US Court split on border shooting of Mexican teen

A lawsuit accuses the US Border Patrol of wrongful death and civil rights violations in the fatal shooting of a 15-year-old Mexican boy in June 2010

US Court split on border shooting of Mexican teen

World Bulletin / News Desk

The US Supreme Court gave a sympathetic hearing Tuesday to relatives of a Mexican boy shot on the border with the United States, but appeared split on whether they could sue the American border patrol agent who killed him.

The thorny cross-border case lands before the Supreme Court with bilateral tensions running high over President Donald Trump's call for a border wall to keep out Mexican migrants.

At issue before the eight black-robed justices is whether the family of 15-year-old Sergio Hernandez Guereca has the constitutional right to sue the agent who killed him in American courts.

And on that question, the court -- which is evenly split between conservatives and liberals pending confirmation of President Donald Trump's nominee Neil Gorsuch -- appeared firmly divided.

Hernandez was shot dead on June 7, 2010. He and three friends had been playing in the dry riverbed of the Rio Grande that separates the Mexican city of Ciudad Juarez from its Texan neighbor El Paso.

The youths were racing up the concrete embankment to touch the barbed-wire fence on the US side of the border, and racing back down, when Hernandez was shot in the head by border patrol agent Jesus Mesa.

Mesa later recounted that Hernandez and his friends had refused to obey his order to stop the game and had thrown rocks at him. According to the teen's family, he was unarmed and presented no danger.

US federal law protects citizens against disproportionate use of force by law enforcement, but because the victim was a Mexican national, and died in Mexican territory, the US courts have said so far that they have no jurisdiction over the matter.

Speaking to AFP at her small home in Ciudad Juarez, the boy's mother Guadalupe Guereca said she wants just one thing: "Justice."

"I am fighting for my son but also for other people who have suffered in similar cases," said the 59-year-old.

According to the family's lawyers, US border patrol agents have fatally shot at least eight Mexicans between 2006 and 2016 in cross-border incidents.

 Law over the border? 

 Supported by the Mexican government, as well as by Amnesty International, the boy's family succeeded in taking its case to the Supreme Court.

The US federal government is backing Mesa, concerned that allowing Hernandez's relatives to sue could unleash a torrent of lawsuits over actions taken by Americans outside the country.

Representing the family on Tuesday, attorney Bob Hilliard argued that "this tragic case is one of the simplest extraterritorial cases this Court will ever have in front of it for five reasons."

"First, all of the conduct of the domestic police officer happened inside the United States. Second, it was a civilian domestic police officer. Third, it was a civilian plaintiff, not an enemy combatant. Fourth, it was one of the most fundamental rights, the right to life. Fifth, the government of Mexico supports the claim."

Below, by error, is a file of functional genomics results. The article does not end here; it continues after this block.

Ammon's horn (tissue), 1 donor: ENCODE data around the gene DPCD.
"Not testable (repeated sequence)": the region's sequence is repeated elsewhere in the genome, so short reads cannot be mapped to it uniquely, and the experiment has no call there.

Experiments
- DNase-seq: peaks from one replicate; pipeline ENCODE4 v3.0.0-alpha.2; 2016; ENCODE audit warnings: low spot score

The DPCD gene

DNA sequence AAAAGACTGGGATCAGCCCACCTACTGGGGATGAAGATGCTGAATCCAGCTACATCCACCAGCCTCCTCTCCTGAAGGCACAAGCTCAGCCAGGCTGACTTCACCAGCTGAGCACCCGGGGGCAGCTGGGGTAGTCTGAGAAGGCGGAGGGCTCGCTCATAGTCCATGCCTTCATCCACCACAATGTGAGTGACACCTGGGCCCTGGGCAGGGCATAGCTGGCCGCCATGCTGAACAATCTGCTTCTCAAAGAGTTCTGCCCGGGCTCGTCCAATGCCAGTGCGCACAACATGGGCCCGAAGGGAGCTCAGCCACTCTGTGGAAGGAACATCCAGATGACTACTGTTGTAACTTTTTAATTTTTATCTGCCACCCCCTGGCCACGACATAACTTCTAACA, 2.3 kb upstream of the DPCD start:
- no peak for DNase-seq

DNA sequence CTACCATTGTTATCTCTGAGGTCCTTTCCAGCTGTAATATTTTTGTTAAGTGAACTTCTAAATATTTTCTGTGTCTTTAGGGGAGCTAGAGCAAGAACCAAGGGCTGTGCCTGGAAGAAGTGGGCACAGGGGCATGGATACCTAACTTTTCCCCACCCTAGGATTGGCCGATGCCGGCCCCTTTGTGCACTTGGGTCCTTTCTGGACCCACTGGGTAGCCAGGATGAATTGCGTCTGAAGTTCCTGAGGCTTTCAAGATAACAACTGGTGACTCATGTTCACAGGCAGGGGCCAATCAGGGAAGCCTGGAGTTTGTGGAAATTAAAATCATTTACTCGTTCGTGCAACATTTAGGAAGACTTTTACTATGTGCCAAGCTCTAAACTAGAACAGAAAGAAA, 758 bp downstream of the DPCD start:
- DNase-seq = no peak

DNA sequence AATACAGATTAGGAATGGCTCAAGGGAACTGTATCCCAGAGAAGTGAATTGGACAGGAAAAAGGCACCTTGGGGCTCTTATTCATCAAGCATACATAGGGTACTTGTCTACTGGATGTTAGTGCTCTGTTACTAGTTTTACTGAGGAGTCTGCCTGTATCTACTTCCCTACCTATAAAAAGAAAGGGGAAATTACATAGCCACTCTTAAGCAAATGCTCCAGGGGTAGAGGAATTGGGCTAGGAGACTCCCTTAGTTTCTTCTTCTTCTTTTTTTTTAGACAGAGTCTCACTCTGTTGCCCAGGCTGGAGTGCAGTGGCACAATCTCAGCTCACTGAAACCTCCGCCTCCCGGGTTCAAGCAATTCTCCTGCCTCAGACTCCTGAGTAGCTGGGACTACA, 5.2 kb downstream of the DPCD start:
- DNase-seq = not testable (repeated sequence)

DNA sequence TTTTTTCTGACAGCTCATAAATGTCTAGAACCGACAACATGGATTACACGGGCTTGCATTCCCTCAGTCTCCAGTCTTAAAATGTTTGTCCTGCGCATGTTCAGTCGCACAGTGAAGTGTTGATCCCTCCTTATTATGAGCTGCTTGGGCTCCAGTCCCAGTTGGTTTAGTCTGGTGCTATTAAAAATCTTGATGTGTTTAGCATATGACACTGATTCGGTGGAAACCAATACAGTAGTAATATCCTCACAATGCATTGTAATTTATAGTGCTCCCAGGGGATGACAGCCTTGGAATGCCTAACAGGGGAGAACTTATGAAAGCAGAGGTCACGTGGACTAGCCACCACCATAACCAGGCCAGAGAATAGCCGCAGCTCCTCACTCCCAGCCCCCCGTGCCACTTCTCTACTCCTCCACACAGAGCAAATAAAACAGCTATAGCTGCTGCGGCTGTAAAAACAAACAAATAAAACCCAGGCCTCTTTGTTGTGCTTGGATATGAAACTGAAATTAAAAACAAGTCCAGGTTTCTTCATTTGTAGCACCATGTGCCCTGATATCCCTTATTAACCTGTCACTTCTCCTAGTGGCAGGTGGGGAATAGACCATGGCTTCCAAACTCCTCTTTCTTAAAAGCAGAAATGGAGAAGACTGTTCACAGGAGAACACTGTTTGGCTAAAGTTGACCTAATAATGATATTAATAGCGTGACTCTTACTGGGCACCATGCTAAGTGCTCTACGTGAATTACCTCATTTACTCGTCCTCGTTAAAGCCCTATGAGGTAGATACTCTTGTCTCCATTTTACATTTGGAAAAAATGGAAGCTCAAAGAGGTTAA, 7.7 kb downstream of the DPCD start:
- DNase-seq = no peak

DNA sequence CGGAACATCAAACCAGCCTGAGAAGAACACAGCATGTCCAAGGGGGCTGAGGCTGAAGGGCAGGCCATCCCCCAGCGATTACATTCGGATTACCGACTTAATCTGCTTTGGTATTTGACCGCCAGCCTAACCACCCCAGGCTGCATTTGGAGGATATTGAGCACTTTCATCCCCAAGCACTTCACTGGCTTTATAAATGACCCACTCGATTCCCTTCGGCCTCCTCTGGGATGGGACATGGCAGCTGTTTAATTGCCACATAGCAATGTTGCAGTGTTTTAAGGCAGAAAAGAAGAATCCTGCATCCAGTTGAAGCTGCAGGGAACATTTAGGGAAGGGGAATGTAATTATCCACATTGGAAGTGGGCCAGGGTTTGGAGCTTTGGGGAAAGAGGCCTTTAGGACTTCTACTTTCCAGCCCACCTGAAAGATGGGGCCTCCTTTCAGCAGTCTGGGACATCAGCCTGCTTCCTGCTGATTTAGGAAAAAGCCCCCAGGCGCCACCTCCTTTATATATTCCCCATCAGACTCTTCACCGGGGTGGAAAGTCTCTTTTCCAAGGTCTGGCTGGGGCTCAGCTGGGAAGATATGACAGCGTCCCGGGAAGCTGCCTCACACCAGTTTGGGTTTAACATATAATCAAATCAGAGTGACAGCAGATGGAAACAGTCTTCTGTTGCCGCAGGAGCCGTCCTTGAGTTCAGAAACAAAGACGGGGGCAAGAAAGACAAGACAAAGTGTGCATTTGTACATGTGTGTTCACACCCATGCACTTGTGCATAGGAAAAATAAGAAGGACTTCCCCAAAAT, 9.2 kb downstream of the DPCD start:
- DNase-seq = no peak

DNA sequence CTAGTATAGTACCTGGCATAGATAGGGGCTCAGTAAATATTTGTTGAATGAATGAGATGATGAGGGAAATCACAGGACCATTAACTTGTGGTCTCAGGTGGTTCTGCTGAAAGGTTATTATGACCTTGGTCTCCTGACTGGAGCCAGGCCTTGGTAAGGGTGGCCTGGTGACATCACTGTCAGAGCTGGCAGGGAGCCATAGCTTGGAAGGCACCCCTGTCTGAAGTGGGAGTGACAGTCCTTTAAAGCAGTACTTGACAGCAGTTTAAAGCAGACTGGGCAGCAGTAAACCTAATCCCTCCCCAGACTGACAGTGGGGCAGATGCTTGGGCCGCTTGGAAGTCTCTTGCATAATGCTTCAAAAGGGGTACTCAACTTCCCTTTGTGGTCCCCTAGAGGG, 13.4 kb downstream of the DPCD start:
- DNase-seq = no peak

The unmarked border runs through the middle of the Rio Grande culvert, whose banks are concreted up and topped with two fences -- one on the Mexican side and one on the American.

Several justices wondered aloud if there could be a way for US law to be applied a few meters over the border -- citing the fact that responsibility for upkeep of the space between the two fences is currently shared between the US and Mexico.

But that idea was fiercely opposed by attorneys representing Mesa, and the federal government.

"I understand that the maintenance of the culvert is a joint maintenance; however, the laws of the United States do not apply beyond the middle of the culvert," argued Mesa's lawyer, Randolph Ortega.

 Drone strikes 

 "Wars have been fought to establish borders. The border is very real," Ortega said.

The Supreme Court justices also voiced concern that a ruling in favor of the teen's family would set a precedent.

"Are we, in deciding for you, deciding as well that anyone who suffers a drone strike can come to New York and bring a law case?" asked the progressive justice Stephen Breyer.

Debate focused notably on a 2008 Supreme Court ruling, which gave an inmate at Guantanamo Bay the right to challenge his detention before a US court.

But Ortega argued the cases are fundamentally different in that the United States exercises control over the military base in Cuba.

The death of Hernandez sparked protests in Ciudad Juarez and a diplomatic mini-crisis between the neighboring countries.

Given the ramifications for international affairs, Justice Anthony Kennedy, who often casts a swing vote on the bench, suggested that the political branches -- Congress and the US president -- should reach out to Mexico to seek a solution.

The court is to decide the case by the end of June.


Güncelleme Tarihi: 22 Şubat 2017, 06:55